Wildlife Gardeners - North American Wildlife Gardening

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-   -   ~MARCH 2013 Photo of the Month Entry Thread~ (http://www.wildlifegardeners.org/forum/photo-month/11391-march-2013-photo-month-entry-thread.html)

Sage 03-01-2013 01:10 PM

~MARCH 2013 Photo of the Month Entry Thread~
 
For some of you, there are sure signs of spring, even bugs and butterflies! For others, remains of snow and even storms hinder us from seeing green. Birds are beginning their migrations and you may see these migrants at your bird feeders, or sizing up your bird houses.
Show us what March looks like in your neck of the woods!

Photos must be taken in March, limit is five, and you have until April 5th to post March photos. Good Luck!

dapjwy 03-01-2013 07:54 PM

For those who are new to the forum, the photos can be from March of any year. (Unless the rules have been changed. ;) )

wildwatcher 03-08-2013 08:41 PM

POM march 2013
 
5 Attachment(s)
I think I'll enter some of my favorites from 2012.

Pix 050 Wild Geranium maculatum, these set lots of seed last year.

Pix 049 Woods Sorrel this one found in in upland clay gravel.

Pix 048 Rue Anenome is petite & pretty.

Pix 047 Unknown, grows from heavy black root ~identity help would make me happy~ have no clue what the flower would look like.

Pix 061 is another example of this plant:wave

ww

dapjwy 03-08-2013 08:50 PM

I am ready for spring, and your photos sure give me a preview! Thanks.

I have wild geranium...and, hopefully still have rue anemone...but no wood sorrel--great find. :)

wildwatcher 03-08-2013 09:24 PM

gearing up to find these again, this year!
 
4 Attachment(s)
Hey dapjwy, heck ya I'm getting ready today, lots of sunshine & clouds too, but last year 2012 was the year of our great drought, so...all this stuff came up early by I would say nearly a month! This year 2013, I have seen a few hepantica obtusa bloom, but not even the violas are just now barely breaking ground, few fiddle heads as of today, but I would think the ferns only need another week to get with it. Right now 2013, the Mayapples have their shoots just peaking out of the dirt, swollen and should start shooting stems soon.

Pix 051 Mayapple Podophyllum Peltatum this example shows the single flower bud between the two leaves, the white bloom is large & pretty with an awful fragrance! This plant won't bloom early enough for the March POM, so all ya get is the bud:crazy1

Pix 054 Unknown ~any help with identification of this unique forb would be much appreciated, hope to see it again this year!~ the thick stem and funny top intrigued me on this guy.

Pix 056 Unknown, but may be related/part of the Black Cohosh, that grows right next too it. Kind of prehistoric scary looking thing

Pix 057 a different shot of the same type plant....

weird game huh!:happydance

ww

dapjwy 03-08-2013 09:35 PM

You are way ahead of us...but you've really got me thinking. I love the mayapple. I'm wondering how long it will take my single plants to form a colony.

I plan at least one section where they will be growing above a path so I van look up at the flower...or see it at eye level. :)

Mmm...Hepatica, that is another beauty, one I don't have yet....and another good one to position on a slope to be seen at eye level without having to bend. :)

...sorry I'm no help for IDing your unknown.

wildwatcher 03-08-2013 10:01 PM

Last year blew me away
 
3 Attachment(s)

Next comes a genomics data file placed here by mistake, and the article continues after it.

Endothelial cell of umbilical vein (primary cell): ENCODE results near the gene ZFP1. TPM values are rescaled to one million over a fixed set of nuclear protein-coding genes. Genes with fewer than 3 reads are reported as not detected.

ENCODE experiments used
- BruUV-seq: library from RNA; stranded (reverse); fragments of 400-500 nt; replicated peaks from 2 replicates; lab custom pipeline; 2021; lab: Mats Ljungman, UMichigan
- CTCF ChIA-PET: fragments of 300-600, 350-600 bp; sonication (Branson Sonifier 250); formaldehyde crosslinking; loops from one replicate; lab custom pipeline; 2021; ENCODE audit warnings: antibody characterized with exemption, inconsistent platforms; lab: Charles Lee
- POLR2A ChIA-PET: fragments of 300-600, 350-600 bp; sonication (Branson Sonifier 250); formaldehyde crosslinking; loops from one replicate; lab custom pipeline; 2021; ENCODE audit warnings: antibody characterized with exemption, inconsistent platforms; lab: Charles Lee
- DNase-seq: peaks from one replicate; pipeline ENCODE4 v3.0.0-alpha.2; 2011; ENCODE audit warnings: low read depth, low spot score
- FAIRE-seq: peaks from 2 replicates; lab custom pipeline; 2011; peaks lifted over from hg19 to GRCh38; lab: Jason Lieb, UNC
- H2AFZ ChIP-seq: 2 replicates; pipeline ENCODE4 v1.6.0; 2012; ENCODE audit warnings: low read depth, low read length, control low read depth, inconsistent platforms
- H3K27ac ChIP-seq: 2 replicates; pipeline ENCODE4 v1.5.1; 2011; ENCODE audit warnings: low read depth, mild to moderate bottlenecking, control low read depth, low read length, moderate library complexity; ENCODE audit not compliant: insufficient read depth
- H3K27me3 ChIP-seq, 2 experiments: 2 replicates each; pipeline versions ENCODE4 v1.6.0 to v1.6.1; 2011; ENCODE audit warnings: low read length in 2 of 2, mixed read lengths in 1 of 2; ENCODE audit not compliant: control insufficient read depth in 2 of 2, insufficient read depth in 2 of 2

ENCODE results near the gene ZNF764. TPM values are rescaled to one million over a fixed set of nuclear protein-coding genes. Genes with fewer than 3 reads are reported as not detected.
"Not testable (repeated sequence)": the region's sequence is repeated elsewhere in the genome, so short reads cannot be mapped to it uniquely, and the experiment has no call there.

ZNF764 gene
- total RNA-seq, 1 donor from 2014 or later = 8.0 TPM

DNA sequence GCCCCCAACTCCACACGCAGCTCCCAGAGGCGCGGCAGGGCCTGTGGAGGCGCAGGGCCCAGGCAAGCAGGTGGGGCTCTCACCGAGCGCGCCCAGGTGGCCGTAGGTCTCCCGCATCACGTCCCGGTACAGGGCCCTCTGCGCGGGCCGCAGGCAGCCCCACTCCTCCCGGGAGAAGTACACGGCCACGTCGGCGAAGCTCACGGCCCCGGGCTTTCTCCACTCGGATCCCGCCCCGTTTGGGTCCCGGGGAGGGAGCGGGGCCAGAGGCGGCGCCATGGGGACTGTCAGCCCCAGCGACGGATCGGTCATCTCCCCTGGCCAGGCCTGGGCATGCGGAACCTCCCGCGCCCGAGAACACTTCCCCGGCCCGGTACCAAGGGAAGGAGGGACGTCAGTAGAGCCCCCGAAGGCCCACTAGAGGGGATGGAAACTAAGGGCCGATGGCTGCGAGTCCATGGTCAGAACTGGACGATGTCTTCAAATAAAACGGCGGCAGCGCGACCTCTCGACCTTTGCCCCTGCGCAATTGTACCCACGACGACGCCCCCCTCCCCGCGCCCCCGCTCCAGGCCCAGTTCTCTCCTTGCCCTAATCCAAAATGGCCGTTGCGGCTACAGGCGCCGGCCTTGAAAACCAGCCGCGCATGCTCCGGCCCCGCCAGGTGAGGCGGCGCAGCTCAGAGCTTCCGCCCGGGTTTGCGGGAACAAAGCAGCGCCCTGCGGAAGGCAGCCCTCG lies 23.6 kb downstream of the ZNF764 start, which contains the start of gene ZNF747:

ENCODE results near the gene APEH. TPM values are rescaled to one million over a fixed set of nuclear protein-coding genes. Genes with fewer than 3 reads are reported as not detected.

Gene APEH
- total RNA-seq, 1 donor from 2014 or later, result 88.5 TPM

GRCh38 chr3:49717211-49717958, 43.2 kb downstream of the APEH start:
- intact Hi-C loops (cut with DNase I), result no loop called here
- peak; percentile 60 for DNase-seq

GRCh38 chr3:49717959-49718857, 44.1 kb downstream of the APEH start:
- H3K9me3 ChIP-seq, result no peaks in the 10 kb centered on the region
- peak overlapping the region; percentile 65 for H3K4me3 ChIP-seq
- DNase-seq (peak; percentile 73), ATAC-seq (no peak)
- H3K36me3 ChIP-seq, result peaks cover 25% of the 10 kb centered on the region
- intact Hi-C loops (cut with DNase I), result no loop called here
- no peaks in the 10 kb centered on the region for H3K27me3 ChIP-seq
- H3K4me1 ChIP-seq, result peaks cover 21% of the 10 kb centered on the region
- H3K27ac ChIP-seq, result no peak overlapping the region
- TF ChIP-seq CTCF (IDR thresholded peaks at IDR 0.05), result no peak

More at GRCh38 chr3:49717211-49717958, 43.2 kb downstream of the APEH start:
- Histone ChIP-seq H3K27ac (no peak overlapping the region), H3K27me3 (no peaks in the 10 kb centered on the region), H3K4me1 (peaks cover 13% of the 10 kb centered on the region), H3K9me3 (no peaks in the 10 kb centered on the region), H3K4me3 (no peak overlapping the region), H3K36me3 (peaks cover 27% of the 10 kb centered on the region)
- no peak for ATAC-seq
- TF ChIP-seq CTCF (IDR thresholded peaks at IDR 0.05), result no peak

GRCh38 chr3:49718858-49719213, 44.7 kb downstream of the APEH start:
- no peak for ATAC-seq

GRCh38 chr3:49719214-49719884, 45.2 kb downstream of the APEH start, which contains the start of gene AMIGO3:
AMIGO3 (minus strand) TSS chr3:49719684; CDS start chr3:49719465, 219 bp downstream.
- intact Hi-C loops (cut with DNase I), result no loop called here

Pix 044 I like this for the contrast the twisted old vine lends to the fresh blues.

Pix 039 Yellow viola, bloom slightly later than the blue ones, and slightly before the white ones :hook

Pix 067 I know I'm not the only one that looks forward to finding all sorts of things living in the mosses:wave

ww

wildwatcher 03-08-2013 11:08 PM

Mayapple root can be up to 4' long!
 
Well dapjwy, these Mayapple are in the bottom of ravine, deep shade, consistently moist, rich dirt, high calcium, with or without gravel. But I like your idea of 'eye level' for the bloom, heck I have to get IN THE CREEK BED to get that vantage point.:happydance As for 'time to colonize', sow alot of seed or transplant some roots, a good time to transplant might be soon after the top of the plant died back, don't let the roots dry out (put some wet moss & dirt in your collection bucket and transplant that day) and you can't go wrong!

I do know this, that the youngest plants do not bloom, only a fully mature plant will have (2) leaves with a bloom. That having been said, I would also say that the seed pod has alot of seed within it, even tho it only has (1) fruit per year.

One plant to make a colony....mmmmmmmmm maybe you can find some more, but I'm the impatient kind of guy, especially if I know where to find more. I don't know how long it takes, I think the key is plant in mass, remember: until the plant matures to (2) leaves will it even be able to flower, this might take 4 years ~I'm guessing~.

Did I answer your question?

ww

turttle 03-09-2013 09:51 PM

WW, those are all beautiful photos! You are going to need to narrow down your entries though. I believe we are only allowed five per month.

I am jealous of your mayapples. I am trying to get some established on my property, but it is a little too dry for them. Box turtles like to eat the fruit, which I think is an awesome reason to plant them!

dapjwy 03-09-2013 11:02 PM

Quote:

Originally Posted by wildwatcher (Post 129558)
Pix 044 I like this for the contrast the twisted old vine lends to the fresh blues.

Pix 039 Yellow viola, bloom slightly later than the blue ones, and slightly before the white ones...

ww

I like the twisted tendrils of the old vine too.

I haven't seen yellow violets in a while. I'd forgotten (or never noticed) their blooming times...thanks for sharing that observation.


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